SciELO - Scientific Electronic Library Online

 
vol.130 número1Identificación de los determinantes de la estadía en Unidades de Cuidados Intensivos usando redes neuronales artificialesObstrucción de rama macular de arteria central de la retina índice de autoresíndice de materiabúsqueda de artículos
Home Pagelista alfabética de revistas  

Servicios Personalizados

Revista

Articulo

Indicadores

Links relacionados

Compartir


Revista médica de Chile

versión impresa ISSN 0034-9887

Resumen

GUEVARA O, Carlos et al. Cerebral venous thrombosis in hereditary hypercoagulability: Report of three cases. Rev. méd. Chile [online]. 2002, vol.130, n.1, pp.79-85. ISSN 0034-9887.  http://dx.doi.org/10.4067/S0034-98872002000100011.

Hereditary hypercoagulability has been identified as risk factor in approximately 30% of cerebral venous thrombosis cases. We report three females with this association. A 38 years old female with a history of deep venous thrombosis of the lower limb, presented with headache, vomiting and a generalized seizure. Magnetic resonance angiography showed a partial thrombosis of the left lateral and superior longitudinal venous sinuses. Coagulation study showed a resistance to activated C protein and factor V Leyden. A 42 years old woman with a history of deep venous thrombosis, presented a right hemiplegia during a hospitalization. Magnetic resonance showed a left lateral hemorrhagic infarction. Magnetic resonance angiography showed an absence of signal in three venous sinuses. Coagulation study showed a protein C deficiency. A 17 years old woman presented a right hemiparesis in the sixth day of puerperium. CAT scan showed a left frontoparietal subcortical venous infarction. Coagulation study showed an antithrombin III deficiency (Rev Méd Chile 2002; 130: 79-85)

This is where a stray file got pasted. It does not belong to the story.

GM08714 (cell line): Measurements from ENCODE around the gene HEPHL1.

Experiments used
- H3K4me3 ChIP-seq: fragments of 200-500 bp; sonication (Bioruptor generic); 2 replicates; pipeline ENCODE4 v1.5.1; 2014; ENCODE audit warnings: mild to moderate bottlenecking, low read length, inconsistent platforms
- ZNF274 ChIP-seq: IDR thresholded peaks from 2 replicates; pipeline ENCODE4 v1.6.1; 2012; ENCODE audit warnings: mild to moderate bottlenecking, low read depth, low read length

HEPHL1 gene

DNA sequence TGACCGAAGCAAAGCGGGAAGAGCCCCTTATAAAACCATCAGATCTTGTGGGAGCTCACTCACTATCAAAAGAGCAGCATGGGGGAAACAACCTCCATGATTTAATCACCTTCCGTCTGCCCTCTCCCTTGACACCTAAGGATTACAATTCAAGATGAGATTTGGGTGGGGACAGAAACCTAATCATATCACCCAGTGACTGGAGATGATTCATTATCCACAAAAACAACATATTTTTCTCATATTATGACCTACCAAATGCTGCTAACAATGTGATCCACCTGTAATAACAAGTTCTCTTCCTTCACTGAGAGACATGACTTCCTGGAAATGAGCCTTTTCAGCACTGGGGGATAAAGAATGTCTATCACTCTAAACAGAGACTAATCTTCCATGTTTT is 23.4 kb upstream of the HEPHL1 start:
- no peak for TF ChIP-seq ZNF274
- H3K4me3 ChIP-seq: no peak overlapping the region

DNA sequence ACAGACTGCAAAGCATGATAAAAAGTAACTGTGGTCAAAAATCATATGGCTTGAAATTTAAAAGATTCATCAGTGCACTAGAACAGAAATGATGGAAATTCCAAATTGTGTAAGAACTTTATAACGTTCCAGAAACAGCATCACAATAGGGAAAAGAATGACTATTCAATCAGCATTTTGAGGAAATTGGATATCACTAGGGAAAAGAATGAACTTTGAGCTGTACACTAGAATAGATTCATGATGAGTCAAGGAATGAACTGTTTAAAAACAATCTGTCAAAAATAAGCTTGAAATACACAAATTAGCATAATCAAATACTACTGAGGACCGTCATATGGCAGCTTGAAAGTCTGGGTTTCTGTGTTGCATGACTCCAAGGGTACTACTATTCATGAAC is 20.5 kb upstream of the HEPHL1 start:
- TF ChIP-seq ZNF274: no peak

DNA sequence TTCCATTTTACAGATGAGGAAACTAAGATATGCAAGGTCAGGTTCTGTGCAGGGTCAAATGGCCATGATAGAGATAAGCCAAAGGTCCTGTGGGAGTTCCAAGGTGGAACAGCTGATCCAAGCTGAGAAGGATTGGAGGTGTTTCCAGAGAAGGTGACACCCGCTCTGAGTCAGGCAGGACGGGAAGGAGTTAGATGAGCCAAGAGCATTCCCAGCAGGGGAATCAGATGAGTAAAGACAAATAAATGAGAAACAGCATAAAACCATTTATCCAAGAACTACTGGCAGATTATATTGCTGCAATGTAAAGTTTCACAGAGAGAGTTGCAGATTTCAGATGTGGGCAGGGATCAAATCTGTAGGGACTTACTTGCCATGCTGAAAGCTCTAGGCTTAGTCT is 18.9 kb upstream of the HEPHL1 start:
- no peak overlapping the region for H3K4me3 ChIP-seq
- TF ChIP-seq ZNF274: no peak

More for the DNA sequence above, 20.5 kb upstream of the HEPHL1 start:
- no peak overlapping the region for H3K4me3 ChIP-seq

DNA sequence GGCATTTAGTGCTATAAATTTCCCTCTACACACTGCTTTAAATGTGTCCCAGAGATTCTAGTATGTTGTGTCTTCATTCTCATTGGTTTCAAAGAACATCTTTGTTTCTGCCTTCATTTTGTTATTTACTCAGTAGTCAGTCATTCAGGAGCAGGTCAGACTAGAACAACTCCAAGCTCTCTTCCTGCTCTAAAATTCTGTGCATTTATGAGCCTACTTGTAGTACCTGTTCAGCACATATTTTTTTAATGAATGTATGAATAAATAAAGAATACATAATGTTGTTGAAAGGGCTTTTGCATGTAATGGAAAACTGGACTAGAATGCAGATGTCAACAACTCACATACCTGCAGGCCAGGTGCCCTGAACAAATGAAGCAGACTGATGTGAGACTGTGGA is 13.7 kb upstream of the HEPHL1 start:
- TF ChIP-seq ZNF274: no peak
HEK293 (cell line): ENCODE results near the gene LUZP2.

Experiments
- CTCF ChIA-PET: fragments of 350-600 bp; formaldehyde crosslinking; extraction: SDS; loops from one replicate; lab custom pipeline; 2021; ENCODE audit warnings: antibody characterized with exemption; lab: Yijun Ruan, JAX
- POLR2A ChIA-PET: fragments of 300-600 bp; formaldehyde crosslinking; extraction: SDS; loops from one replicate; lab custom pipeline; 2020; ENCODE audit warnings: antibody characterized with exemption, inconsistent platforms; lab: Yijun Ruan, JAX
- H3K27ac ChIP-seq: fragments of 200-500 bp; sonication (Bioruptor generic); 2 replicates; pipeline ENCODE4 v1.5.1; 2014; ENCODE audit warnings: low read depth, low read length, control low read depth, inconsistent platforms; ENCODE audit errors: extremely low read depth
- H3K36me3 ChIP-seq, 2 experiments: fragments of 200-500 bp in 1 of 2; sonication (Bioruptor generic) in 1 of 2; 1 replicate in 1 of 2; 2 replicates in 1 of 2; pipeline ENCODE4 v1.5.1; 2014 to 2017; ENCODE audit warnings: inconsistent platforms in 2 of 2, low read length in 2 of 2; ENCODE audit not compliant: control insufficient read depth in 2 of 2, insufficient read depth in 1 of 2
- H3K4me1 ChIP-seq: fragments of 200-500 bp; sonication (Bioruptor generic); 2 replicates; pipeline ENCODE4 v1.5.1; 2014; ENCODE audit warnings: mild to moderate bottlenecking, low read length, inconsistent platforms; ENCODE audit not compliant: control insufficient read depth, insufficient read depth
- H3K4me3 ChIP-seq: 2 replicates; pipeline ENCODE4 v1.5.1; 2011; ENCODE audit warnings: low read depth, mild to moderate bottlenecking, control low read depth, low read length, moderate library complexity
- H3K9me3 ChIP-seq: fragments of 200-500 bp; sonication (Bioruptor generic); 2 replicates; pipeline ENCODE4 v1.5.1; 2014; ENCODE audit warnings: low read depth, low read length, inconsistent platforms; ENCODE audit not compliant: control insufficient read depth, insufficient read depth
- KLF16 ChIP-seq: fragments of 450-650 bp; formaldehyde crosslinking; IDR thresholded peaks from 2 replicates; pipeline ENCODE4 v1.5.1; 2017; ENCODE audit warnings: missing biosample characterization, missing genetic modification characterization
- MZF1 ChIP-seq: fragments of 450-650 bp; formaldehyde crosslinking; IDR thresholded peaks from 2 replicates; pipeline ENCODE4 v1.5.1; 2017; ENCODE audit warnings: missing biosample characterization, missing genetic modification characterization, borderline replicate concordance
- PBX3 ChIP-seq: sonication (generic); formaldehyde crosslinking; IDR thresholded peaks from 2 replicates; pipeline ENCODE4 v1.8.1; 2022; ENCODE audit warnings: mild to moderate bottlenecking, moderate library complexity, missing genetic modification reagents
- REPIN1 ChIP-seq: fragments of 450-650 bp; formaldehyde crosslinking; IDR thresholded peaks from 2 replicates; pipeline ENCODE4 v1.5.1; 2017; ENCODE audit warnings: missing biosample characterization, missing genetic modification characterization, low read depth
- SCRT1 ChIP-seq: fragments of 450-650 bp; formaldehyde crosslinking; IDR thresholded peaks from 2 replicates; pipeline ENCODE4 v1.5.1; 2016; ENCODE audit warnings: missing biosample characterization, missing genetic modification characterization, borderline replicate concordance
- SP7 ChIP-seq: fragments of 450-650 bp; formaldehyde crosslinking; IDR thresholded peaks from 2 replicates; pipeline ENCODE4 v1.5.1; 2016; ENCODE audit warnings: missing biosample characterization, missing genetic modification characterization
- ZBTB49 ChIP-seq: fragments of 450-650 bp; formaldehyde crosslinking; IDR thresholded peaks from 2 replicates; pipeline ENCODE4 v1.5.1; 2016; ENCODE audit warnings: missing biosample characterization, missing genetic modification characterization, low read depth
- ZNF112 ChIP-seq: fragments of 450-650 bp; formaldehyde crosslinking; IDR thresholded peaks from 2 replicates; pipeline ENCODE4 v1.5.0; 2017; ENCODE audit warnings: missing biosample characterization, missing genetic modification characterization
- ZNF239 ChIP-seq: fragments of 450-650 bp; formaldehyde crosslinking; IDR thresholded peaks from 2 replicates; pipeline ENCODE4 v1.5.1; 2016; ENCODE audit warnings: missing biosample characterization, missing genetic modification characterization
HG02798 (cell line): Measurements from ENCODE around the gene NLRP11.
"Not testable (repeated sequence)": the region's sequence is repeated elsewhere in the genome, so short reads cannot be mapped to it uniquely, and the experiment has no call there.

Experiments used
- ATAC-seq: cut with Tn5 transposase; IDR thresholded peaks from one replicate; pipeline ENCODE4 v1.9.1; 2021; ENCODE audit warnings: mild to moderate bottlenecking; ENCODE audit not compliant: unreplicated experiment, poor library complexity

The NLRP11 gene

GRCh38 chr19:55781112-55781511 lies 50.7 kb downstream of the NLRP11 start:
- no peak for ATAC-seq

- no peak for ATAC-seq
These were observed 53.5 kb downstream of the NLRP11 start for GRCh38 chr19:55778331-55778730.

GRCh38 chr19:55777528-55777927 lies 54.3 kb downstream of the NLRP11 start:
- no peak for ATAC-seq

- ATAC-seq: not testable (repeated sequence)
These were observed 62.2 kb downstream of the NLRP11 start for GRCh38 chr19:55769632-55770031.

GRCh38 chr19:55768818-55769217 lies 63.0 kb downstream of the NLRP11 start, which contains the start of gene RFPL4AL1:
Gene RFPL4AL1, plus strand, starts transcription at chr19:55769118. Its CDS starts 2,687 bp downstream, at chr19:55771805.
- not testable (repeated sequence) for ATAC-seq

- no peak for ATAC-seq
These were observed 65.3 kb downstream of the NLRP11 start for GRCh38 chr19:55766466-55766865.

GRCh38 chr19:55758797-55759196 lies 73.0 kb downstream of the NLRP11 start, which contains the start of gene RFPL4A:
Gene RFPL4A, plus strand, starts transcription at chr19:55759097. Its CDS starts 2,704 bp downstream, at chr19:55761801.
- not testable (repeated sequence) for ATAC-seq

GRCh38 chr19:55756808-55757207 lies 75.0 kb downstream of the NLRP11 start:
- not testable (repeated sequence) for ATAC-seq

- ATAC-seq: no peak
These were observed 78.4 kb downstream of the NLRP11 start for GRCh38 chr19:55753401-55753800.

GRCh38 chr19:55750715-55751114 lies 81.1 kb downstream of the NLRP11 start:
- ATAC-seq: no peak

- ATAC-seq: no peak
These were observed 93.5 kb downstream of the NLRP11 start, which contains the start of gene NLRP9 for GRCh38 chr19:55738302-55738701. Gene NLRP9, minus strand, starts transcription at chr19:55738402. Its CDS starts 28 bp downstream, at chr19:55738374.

Palabras clave : Antithrombin III deficiency; Protein C deficiency; Thrombofilia; Thrombosis.

        · texto en Español

 

Creative Commons License Todo el contenido de esta revista, excepto dónde está identificado, está bajo una Licencia Creative Commons